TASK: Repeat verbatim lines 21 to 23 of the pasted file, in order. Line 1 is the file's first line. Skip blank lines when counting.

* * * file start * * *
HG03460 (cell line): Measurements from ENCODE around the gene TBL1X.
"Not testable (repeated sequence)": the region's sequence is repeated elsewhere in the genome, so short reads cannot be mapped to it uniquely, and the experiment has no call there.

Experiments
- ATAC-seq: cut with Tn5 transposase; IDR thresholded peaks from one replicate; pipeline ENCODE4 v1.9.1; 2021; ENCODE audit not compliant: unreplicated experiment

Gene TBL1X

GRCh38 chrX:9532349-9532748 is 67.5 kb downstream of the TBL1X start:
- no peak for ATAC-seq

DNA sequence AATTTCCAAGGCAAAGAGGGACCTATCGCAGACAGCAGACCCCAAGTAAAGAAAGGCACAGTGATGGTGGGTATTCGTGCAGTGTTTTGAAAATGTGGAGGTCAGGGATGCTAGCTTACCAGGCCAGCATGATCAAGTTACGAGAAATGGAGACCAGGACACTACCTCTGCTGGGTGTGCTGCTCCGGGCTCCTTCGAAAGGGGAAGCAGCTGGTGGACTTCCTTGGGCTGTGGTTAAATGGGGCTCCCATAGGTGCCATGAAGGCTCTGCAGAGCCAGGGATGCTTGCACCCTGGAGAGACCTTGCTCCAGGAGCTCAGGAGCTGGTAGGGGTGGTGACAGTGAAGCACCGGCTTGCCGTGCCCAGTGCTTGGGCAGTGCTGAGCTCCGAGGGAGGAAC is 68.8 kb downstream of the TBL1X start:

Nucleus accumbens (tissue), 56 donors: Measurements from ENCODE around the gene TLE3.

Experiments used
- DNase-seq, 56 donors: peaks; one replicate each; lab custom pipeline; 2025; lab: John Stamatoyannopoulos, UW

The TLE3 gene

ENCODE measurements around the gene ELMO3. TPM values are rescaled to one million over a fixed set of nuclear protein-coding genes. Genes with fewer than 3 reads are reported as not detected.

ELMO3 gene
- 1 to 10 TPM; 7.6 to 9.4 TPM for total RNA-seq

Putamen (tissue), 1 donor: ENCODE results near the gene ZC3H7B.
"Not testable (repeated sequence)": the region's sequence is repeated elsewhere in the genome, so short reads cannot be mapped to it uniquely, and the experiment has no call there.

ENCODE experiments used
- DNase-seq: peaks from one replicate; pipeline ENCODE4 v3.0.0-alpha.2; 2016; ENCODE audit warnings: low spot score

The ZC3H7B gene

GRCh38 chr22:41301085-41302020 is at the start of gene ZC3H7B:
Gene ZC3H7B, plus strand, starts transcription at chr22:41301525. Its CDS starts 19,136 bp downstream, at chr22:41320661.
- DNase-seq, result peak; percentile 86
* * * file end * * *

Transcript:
GRCh38 chr22:41301085-41302020 is at the start of gene ZC3H7B:
Gene ZC3H7B, plus strand, starts transcription at chr22:41301525. Its CDS starts 19,136 bp downstream, at chr22:41320661.
- DNase-seq, result peak; percentile 86